KR Victims Get Narrow Pre-Trial Right To Talk

Victims too poor to pay a law­yer may address the Khmer Rouge tribunal’s largely technical pretrial hearings but must ask for permission to speak at least 10 days in advance, the Khmer Rouge tribunal said Aug 29

However, the court’s Pre-Trial Chamber on Aug 28 said it had no reason to reconsider its July decision silencing civil party Theary Seng, who had sought to speak in person at all but one of the pretrial hearings held since February.

Over defense objections, the court in March granted civil parties the right to participate in pretrial hearings, which do not consider guilt or innocence but in­stead matters such as jurisdiction and bail, often involving technical legal arguments.

The Chamber said in May that to strike a balance between victims’ rights and the need for speedy trials, only civil party lawyers, and not their clients, should be allowed to speak at the hearings. However, lawyers for civil parties later argued that, as the court does not currently pay for victim representation, this would be unfair to victims without lawyers.

In its Aug 29 directions to civil parties, the Pre-Trial Chamber said lawyers were best able to talk about pretrial matters “since only the lawyers for the parties may access the factual material on the case file, and civil parties will in most cases not have legal training.”

“Recognizing the right of the victims to truth and justice, in such circumstances, a legitimately unrepresented civil party may be permitted to address the court in person,” the directions said.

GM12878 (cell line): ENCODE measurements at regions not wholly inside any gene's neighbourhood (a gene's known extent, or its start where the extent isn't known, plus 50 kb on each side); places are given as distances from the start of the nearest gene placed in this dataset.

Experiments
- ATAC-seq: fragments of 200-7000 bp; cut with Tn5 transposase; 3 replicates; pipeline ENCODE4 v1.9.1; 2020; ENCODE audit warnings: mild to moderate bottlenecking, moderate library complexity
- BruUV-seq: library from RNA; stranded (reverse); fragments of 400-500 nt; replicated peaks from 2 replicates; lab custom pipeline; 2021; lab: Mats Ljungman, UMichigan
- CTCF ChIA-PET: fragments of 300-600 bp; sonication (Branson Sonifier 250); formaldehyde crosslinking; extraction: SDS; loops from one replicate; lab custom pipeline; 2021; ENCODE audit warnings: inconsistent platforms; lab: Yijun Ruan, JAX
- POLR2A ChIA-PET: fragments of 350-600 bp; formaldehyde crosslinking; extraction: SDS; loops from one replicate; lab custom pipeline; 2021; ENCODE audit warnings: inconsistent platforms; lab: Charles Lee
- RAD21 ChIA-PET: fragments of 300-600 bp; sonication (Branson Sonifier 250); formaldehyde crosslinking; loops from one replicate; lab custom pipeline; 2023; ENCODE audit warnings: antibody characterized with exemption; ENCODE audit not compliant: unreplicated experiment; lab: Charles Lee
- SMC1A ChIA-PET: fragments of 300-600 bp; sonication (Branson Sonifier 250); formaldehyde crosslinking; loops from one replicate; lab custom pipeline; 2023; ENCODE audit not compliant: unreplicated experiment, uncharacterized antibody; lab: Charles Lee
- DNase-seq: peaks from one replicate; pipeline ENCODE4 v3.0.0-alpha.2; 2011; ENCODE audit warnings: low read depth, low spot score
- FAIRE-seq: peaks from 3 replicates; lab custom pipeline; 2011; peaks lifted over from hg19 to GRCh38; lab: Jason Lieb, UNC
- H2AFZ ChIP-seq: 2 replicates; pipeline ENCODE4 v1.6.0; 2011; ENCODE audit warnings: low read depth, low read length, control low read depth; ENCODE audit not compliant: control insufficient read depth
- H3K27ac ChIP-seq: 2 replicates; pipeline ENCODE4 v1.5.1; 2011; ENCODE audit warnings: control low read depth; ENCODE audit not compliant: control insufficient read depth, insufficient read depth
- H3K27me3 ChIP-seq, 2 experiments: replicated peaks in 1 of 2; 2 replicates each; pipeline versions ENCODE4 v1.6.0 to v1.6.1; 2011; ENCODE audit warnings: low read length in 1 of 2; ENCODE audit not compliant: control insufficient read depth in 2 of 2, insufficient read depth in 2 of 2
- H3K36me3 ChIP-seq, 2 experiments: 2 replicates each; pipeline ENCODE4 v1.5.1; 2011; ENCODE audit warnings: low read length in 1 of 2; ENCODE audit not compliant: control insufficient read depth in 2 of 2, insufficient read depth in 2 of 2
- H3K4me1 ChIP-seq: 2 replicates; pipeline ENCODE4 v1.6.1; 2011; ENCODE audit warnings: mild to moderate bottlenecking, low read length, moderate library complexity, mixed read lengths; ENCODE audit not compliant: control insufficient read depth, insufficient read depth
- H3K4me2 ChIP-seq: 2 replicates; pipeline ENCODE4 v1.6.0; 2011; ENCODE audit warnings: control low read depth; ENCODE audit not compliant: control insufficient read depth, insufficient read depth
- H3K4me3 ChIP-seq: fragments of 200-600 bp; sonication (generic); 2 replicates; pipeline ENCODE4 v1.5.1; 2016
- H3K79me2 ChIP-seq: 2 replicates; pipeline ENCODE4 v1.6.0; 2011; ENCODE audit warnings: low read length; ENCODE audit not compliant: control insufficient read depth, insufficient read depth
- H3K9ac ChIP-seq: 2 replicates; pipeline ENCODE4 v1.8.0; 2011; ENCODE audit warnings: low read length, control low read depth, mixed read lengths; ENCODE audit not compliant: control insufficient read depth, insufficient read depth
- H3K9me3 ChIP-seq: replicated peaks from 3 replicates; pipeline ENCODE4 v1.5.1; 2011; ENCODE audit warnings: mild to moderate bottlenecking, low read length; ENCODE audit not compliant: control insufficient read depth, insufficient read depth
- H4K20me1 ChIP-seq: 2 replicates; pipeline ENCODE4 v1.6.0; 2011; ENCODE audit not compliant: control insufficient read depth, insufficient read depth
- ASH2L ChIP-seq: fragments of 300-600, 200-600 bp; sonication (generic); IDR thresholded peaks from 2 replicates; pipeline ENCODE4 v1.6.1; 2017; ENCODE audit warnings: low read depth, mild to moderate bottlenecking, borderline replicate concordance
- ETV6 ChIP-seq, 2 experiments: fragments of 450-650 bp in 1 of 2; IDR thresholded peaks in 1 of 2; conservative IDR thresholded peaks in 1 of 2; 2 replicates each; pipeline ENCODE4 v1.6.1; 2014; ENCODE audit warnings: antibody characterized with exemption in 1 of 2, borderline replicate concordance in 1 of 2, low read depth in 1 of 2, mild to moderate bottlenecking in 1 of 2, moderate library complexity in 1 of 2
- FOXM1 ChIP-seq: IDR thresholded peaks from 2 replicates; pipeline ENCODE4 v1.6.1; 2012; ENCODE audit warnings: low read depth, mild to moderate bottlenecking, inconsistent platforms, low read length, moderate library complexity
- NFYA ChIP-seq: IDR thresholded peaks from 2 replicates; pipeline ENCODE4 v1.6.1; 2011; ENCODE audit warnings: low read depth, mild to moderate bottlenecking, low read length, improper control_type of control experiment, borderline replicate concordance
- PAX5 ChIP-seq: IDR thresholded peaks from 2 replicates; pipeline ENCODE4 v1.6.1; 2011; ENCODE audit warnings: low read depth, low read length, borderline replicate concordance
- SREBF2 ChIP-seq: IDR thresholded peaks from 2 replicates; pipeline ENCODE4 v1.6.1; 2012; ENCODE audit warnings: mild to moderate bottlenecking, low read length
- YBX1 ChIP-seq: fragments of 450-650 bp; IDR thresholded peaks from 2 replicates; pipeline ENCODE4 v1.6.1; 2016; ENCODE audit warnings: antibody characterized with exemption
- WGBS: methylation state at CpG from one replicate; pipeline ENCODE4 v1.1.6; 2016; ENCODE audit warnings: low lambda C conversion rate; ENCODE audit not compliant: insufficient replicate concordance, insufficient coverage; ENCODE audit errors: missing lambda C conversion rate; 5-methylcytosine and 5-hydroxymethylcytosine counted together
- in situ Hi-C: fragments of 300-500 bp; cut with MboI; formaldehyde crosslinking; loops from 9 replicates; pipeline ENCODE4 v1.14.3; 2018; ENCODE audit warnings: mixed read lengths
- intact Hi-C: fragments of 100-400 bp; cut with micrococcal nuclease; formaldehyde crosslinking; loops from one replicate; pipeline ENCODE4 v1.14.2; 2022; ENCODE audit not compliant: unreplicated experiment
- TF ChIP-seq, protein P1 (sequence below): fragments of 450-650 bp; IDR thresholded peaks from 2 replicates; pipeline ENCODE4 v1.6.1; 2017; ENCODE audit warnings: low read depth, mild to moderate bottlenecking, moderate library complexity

Sarah Thomas, a legal fellow at the Documentation Center of Cam­bodia, said Aug 29 that the court had struck the proper balance between allowing civil parties to participate in proceedings and preventing this from slowing down the process.

“It’s a very positive decision,” said Thomas, who had helped three unrepresented civil parties argue that they should be allowed to speak. “The judges have clearly done a good job in balancing victims’ rights and the concern, which is that civil parties could abuse their procedural rights.”

However, in its Aug 28 decision on Theary Seng’s request, the Chamber said Theary Seng and civil party lawyers had repeatedly sought permission for her to speak despite being told that this would not be allowed.

“The Pre-Trial Chamber finds that no new facts, arguments or changes of circumstance have been put forward,” the five-judge panel said in a unanimous decision. “Further, the civil party Theary Chan Seng has not de­monstrated that the decision has, in its effects, caused her an unexpected result leading to an injustice.”

Theary Seng did not respond to requests for comment. An associate said Aug 29 she was traveling.

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